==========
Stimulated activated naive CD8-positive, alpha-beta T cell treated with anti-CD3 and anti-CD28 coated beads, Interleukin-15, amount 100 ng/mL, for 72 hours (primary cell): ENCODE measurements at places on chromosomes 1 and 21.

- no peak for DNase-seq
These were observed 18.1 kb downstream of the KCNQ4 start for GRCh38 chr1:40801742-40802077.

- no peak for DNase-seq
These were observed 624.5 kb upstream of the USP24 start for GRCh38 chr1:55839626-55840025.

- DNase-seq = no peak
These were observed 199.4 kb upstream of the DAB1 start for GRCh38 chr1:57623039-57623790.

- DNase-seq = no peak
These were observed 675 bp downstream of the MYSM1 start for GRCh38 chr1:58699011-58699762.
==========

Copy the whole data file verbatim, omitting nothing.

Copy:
Stimulated activated naive CD8-positive, alpha-beta T cell treated with anti-CD3 and anti-CD28 coated beads, Interleukin-15, amount 100 ng/mL, for 72 hours (primary cell): ENCODE measurements at places on chromosomes 1 and 21.

- no peak for DNase-seq
These were observed 18.1 kb downstream of the KCNQ4 start for GRCh38 chr1:40801742-40802077.

- no peak for DNase-seq
These were observed 624.5 kb upstream of the USP24 start for GRCh38 chr1:55839626-55840025.

- DNase-seq = no peak
These were observed 199.4 kb upstream of the DAB1 start for GRCh38 chr1:57623039-57623790.

- DNase-seq = no peak
These were observed 675 bp downstream of the MYSM1 start for GRCh38 chr1:58699011-58699762.